At first (and often second) glance, one of the biggest obstacles to contemplative practice is our thoughts. They are so unruly! Our minds wander, obsess, check out, go to the most outrageous places. It seems that especially when we are trying to focus, to attend to the breath, to concentrate on the prayer, to understand the passage, our thoughts rise up in rebellion and take us away from our intended goal.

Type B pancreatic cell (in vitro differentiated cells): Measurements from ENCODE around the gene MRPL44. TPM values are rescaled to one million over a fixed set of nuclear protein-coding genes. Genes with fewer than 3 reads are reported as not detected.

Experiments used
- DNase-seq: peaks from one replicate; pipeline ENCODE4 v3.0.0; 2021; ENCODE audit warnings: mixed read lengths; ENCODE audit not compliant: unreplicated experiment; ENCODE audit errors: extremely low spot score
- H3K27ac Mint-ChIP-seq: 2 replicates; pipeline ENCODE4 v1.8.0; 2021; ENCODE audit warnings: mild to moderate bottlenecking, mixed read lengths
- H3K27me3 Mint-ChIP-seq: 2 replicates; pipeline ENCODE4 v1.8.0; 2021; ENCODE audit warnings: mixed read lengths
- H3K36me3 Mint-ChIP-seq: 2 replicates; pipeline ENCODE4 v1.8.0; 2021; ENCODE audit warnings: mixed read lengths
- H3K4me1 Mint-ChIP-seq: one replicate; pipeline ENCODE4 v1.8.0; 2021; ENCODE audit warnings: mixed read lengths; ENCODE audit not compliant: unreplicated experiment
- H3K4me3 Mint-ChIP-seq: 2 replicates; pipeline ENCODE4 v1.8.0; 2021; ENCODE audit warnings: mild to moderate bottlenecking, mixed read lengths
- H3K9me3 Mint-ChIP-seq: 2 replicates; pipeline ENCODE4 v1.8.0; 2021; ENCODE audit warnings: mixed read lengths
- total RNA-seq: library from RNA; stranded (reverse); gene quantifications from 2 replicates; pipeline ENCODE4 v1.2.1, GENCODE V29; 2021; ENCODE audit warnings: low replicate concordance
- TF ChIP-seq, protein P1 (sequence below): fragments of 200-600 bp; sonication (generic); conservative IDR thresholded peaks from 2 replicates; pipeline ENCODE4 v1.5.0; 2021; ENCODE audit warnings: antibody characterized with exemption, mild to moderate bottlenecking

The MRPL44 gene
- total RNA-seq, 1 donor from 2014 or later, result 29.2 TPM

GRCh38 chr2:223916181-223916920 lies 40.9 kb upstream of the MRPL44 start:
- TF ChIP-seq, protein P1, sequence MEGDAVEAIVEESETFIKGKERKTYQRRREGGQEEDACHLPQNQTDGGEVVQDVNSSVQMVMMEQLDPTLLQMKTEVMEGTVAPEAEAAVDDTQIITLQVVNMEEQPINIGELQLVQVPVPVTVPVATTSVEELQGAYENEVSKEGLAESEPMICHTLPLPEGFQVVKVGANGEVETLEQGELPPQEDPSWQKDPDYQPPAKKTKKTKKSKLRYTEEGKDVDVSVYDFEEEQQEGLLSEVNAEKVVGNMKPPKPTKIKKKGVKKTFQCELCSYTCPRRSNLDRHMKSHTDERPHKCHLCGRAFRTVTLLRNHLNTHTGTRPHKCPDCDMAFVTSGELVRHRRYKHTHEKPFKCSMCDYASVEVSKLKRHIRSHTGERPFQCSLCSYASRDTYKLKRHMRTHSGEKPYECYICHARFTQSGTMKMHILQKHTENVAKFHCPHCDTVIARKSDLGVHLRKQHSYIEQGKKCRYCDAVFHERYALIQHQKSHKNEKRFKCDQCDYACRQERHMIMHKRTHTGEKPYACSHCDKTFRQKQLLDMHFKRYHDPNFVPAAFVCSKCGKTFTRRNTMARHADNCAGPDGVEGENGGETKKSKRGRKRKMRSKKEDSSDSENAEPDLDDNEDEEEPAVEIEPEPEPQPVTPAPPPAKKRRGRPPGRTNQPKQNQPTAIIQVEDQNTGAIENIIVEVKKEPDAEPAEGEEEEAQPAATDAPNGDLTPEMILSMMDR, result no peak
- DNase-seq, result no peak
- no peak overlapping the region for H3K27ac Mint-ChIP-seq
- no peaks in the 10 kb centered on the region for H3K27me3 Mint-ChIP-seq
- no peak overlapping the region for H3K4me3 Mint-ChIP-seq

One of the greatest gifts of mindfulness is to understand that this is not our fault. This is the way the human mind works. As the Piaseczner Rebbe, Rabbi Kalonymus Kalman Shapira taught in his “quieting practice,” the constant stream of irrational thoughts that we experience is a difficult part of the human experience.